Former J.P.Morgan Managing Director backs financial transactions tax
On Thursday, key US groups came together to call for a financial transactions tax (FTT). The AFL-CIO (their TUC) were involved, as were Oxfam America, the Global AIDS Alliance, veteran US Senator Tom Harkin, and others. They probably count as the usual suspects, but John Fullerton is anything but. He’s the Founder and President of Capital Institute, a think tank dedicated to “harness the power of capital and markets to evolve a more just, resilient, and sustainable economic system”. But more importantly he’s a former managing director of J P Morgan, the Wall Street investment bank, and he said:
“I am here to express my support for a Financial Transaction Tax.”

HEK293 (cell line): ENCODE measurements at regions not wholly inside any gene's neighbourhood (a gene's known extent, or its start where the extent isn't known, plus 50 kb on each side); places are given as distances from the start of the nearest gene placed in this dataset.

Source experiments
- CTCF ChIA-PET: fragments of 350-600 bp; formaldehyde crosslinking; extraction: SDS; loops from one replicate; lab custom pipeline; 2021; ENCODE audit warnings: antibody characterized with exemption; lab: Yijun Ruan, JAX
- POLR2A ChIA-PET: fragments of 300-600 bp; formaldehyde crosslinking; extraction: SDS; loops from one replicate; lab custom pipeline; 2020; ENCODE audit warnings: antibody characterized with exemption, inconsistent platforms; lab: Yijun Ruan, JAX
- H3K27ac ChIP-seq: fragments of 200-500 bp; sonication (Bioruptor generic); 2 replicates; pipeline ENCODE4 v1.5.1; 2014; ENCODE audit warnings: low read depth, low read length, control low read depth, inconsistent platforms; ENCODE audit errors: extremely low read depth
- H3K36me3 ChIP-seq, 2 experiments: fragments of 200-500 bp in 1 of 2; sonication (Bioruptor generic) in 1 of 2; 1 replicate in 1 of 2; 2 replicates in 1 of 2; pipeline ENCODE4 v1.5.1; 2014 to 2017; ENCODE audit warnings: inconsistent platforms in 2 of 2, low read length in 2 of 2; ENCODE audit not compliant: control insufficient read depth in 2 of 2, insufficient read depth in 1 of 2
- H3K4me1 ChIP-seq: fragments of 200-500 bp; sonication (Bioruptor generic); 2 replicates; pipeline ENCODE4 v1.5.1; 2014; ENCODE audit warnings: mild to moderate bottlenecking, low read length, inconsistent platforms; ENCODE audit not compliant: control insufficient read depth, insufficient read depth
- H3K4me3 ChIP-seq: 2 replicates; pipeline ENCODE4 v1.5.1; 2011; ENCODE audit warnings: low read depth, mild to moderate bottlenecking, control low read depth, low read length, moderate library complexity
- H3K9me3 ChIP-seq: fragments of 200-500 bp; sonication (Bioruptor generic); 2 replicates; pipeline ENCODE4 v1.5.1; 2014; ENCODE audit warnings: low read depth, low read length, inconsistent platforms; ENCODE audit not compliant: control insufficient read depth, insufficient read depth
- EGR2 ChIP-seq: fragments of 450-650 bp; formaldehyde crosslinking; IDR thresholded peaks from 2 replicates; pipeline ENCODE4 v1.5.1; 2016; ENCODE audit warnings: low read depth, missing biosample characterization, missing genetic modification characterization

Fullerton’s speech sets out three good reasons for an FTT: it would combat market short-termism, it would improve the resilience of the market, and it would raise much needed money for public goods like fighting climate change and global poverty, and plugging the hole in government budgets (more on this by TUAC’s Pierre Habbard, by the way). He said that there was only one bad reason for an FTT which was top punish the people who caused the crisis – we must resist that temptation! But he also has a lot to say about how an FTT would affect liquidity – one of the main objections to FTTs raised by economically literate people. His response is that liquidity would indeed be reduced by an FTT in good times (but not by enough to make a difference – a trade worth making) and that, in bad times, the main problem is not liquidity but resilience, so the FTT’s main impact is positive.